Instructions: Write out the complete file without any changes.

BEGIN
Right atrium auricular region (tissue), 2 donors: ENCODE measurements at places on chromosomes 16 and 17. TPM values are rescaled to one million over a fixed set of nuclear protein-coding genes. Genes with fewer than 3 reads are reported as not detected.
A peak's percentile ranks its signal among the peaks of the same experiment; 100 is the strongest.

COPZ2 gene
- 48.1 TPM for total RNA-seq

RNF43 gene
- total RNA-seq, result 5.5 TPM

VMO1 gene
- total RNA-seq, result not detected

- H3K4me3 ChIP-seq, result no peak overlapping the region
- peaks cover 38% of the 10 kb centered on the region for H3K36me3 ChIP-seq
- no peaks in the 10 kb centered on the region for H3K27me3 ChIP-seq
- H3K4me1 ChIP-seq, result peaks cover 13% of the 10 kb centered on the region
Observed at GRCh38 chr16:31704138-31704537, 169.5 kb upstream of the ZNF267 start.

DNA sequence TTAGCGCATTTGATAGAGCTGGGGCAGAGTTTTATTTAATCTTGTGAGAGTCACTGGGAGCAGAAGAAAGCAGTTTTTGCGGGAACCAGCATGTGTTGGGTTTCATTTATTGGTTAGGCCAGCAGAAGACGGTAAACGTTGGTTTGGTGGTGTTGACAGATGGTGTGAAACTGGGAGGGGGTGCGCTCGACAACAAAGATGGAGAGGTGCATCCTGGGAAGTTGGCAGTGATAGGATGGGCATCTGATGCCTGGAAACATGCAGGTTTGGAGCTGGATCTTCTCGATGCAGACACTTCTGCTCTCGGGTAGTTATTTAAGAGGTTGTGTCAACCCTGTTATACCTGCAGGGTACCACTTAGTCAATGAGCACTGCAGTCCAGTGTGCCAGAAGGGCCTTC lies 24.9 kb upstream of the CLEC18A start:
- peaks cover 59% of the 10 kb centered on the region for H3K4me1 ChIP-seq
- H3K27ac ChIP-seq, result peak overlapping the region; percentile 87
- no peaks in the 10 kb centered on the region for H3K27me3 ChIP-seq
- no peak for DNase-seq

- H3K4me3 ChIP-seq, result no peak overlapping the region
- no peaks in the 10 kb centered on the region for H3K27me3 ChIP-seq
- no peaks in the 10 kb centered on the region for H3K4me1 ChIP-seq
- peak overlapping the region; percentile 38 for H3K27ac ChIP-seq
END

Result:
Right atrium auricular region (tissue), 2 donors: ENCODE measurements at places on chromosomes 16 and 17. TPM values are rescaled to one million over a fixed set of nuclear protein-coding genes. Genes with fewer than 3 reads are reported as not detected.
A peak's percentile ranks its signal among the peaks of the same experiment; 100 is the strongest.

COPZ2 gene
- 48.1 TPM for total RNA-seq

RNF43 gene
- total RNA-seq, result 5.5 TPM

VMO1 gene
- total RNA-seq, result not detected

- H3K4me3 ChIP-seq, result no peak overlapping the region
- peaks cover 38% of the 10 kb centered on the region for H3K36me3 ChIP-seq
- no peaks in the 10 kb centered on the region for H3K27me3 ChIP-seq
- H3K4me1 ChIP-seq, result peaks cover 13% of the 10 kb centered on the region
Observed at GRCh38 chr16:31704138-31704537, 169.5 kb upstream of the ZNF267 start.

DNA sequence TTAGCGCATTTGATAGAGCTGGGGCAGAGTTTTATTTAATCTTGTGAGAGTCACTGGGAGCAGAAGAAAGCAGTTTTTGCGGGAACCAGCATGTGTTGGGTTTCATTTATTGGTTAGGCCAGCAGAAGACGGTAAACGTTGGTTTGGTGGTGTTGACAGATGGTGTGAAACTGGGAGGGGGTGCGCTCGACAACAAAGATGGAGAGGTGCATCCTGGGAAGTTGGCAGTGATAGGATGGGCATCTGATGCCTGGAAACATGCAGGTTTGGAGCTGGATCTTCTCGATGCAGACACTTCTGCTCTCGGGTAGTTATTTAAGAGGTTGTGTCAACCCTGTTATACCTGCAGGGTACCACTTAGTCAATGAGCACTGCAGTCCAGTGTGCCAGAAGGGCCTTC lies 24.9 kb upstream of the CLEC18A start:
- peaks cover 59% of the 10 kb centered on the region for H3K4me1 ChIP-seq
- H3K27ac ChIP-seq, result peak overlapping the region; percentile 87
- no peaks in the 10 kb centered on the region for H3K27me3 ChIP-seq
- no peak for DNase-seq

- H3K4me3 ChIP-seq, result no peak overlapping the region
- no peaks in the 10 kb centered on the region for H3K27me3 ChIP-seq
- no peaks in the 10 kb centered on the region for H3K4me1 ChIP-seq
- peak overlapping the region; percentile 38 for H3K27ac ChIP-seq